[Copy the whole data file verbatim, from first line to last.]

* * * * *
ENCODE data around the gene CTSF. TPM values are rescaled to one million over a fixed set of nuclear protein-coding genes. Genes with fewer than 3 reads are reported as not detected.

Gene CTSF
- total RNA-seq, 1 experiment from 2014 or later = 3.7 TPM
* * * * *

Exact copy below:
ENCODE data around the gene CTSF. TPM values are rescaled to one million over a fixed set of nuclear protein-coding genes. Genes with fewer than 3 reads are reported as not detected.

Gene CTSF
- total RNA-seq, 1 experiment from 2014 or later = 3.7 TPM